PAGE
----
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what is the purpose of ibdata1,ib_logfile0,ib_logfile1

julianjulian ContributorCurrent User Role Beginner
edited September 2 in Other MySQL® Questions
Hi
I'm new to mysql. In /var/lib/mysql directory I'm creating databases. I'm using InnoDB storage engine. In this directory three files namely ibdata1,ib_logfile0,ib_logfile1 created automatically. What is the use of these files and it contains any information? If I deleted these files what happens?
Any one answer for this doubt.

Comments

  • babuno5babuno5 Entrant Current User Role Beginner
    Dont delete the files. Those are the files where the actual data, indexes and the innodb log are stored for all innodb databases
  • julianjulian Contributor Current User Role Beginner
    If we insert records in the db, will the size of these files increase?.

    Will these files affects the execution speed.

    If databases r deleted will the size of these files decrease?
  • sterinsterin Mentor Inactive User Role Contributor
    edited September 2
    If we insert records in the db, will the size of these files increase?.

    Yes when the ibdata1 file is to small for the amount of data that you are trying store in it. It will grow automatically.
    The ib_logfile files will continue to be the same size always, they do not grow.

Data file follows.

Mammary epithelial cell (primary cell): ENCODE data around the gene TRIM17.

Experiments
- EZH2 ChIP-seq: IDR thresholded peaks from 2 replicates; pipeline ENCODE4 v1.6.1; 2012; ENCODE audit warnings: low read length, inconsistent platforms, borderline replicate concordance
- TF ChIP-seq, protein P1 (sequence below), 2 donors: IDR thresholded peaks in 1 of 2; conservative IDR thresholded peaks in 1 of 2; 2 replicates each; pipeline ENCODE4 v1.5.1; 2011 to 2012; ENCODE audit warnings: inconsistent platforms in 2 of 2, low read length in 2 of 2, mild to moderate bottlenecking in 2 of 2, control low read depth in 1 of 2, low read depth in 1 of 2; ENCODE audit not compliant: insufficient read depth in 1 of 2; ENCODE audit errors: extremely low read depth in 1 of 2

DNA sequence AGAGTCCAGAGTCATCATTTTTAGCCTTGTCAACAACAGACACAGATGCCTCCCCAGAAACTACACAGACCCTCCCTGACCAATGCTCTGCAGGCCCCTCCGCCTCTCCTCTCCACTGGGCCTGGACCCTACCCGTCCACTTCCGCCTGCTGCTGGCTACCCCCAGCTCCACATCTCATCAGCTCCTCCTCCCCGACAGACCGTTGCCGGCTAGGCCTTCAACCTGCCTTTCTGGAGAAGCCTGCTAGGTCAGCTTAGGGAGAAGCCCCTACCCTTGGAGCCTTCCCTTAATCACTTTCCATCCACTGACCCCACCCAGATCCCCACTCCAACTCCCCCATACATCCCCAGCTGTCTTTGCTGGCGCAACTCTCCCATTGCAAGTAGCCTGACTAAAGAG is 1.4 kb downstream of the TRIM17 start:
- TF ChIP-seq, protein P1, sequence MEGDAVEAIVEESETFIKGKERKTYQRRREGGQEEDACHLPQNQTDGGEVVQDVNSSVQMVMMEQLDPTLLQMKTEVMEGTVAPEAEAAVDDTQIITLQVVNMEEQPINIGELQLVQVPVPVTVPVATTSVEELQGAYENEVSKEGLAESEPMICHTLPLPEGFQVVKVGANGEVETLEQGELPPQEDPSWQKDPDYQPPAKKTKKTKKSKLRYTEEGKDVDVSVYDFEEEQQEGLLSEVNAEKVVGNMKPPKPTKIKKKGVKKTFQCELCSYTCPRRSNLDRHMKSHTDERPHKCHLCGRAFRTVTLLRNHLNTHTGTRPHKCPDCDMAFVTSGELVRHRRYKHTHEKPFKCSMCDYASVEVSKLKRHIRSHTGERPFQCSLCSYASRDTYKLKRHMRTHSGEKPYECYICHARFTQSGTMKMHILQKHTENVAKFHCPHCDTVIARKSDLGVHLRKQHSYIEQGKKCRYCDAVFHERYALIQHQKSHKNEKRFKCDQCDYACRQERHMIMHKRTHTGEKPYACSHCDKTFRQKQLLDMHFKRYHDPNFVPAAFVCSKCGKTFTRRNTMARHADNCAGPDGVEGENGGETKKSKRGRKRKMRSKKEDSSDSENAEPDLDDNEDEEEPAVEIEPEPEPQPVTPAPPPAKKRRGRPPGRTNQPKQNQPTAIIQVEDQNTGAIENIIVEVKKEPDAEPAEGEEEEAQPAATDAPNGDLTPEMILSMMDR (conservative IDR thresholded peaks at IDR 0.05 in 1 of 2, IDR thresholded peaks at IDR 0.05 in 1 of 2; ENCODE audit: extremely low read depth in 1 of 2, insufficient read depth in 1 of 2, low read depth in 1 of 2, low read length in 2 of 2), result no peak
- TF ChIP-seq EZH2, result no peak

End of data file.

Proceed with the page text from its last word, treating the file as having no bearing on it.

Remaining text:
Will these files affects the execution speed.

    The question isn't if the files will affect the execution speed.

    The quesiton is if more _data_ in the database will affect execution speed, and the answer is, yes more data in the database will affect execution speed.
    But if you have proper indexes in your tables you will not notice it that much.
    If databases r deleted will the size of these files decrease?

    No, unfortunately not.
    But generally when you have a database you seldom have the situation that you need to shrink the table space.
    Because often the size of a database is either growing or pretty stable in size.
  • TheCowGodTheCowGod Entrant Inactive User Role Beginner
    If you're using the innodb_file_per_table option, then each InnoDB table gets its own .ibd file, so you can recover freed-up space in a table by rebuilding just that one table. The easiest way to rebuild an InnoDB table is to run the command, "ALTER TABLE tablename ENGINE=InnoDB;". However, this will build the new copy of the table on disk before dropping the old one, so you'll need to have enough free disk space to keep the entire second copy of the table. If you're tight on disk space on the database server (which is probably why you want to free up the space trapped in the InnoDB tablespace in the first place), then you can mysqldump the table to another machine with more free space and then re-import it back into the database server. It's still a pain to have to do that, but it's a lot better than having to dump ALL of your tables.
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